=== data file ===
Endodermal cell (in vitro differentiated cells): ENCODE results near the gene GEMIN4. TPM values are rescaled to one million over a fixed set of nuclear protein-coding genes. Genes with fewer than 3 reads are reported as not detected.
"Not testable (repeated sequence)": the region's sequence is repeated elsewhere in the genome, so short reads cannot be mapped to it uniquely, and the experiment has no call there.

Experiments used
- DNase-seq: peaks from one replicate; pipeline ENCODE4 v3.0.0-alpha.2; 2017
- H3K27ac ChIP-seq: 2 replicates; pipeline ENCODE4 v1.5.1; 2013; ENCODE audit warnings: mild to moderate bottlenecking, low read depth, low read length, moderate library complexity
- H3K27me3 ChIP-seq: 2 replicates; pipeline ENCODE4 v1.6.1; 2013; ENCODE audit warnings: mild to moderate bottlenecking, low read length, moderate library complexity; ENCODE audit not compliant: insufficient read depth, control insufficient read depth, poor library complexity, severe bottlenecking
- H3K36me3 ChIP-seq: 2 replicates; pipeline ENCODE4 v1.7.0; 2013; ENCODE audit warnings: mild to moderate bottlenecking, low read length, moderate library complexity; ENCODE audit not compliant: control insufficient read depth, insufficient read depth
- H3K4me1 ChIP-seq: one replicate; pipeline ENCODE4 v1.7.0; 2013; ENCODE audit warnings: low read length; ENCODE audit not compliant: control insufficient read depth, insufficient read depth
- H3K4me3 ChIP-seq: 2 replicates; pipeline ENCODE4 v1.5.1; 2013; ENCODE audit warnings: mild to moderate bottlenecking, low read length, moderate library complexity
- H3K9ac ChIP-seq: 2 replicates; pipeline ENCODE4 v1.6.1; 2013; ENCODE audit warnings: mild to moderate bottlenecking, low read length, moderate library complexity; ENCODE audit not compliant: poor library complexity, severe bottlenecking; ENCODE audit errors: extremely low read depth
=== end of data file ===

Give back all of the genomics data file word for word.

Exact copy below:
Endodermal cell (in vitro differentiated cells): ENCODE results near the gene GEMIN4. TPM values are rescaled to one million over a fixed set of nuclear protein-coding genes. Genes with fewer than 3 reads are reported as not detected.
"Not testable (repeated sequence)": the region's sequence is repeated elsewhere in the genome, so short reads cannot be mapped to it uniquely, and the experiment has no call there.

Experiments used
- DNase-seq: peaks from one replicate; pipeline ENCODE4 v3.0.0-alpha.2; 2017
- H3K27ac ChIP-seq: 2 replicates; pipeline ENCODE4 v1.5.1; 2013; ENCODE audit warnings: mild to moderate bottlenecking, low read depth, low read length, moderate library complexity
- H3K27me3 ChIP-seq: 2 replicates; pipeline ENCODE4 v1.6.1; 2013; ENCODE audit warnings: mild to moderate bottlenecking, low read length, moderate library complexity; ENCODE audit not compliant: insufficient read depth, control insufficient read depth, poor library complexity, severe bottlenecking
- H3K36me3 ChIP-seq: 2 replicates; pipeline ENCODE4 v1.7.0; 2013; ENCODE audit warnings: mild to moderate bottlenecking, low read length, moderate library complexity; ENCODE audit not compliant: control insufficient read depth, insufficient read depth
- H3K4me1 ChIP-seq: one replicate; pipeline ENCODE4 v1.7.0; 2013; ENCODE audit warnings: low read length; ENCODE audit not compliant: control insufficient read depth, insufficient read depth
- H3K4me3 ChIP-seq: 2 replicates; pipeline ENCODE4 v1.5.1; 2013; ENCODE audit warnings: mild to moderate bottlenecking, low read length, moderate library complexity
- H3K9ac ChIP-seq: 2 replicates; pipeline ENCODE4 v1.6.1; 2013; ENCODE audit warnings: mild to moderate bottlenecking, low read length, moderate library complexity; ENCODE audit not compliant: poor library complexity, severe bottlenecking; ENCODE audit errors: extremely low read depth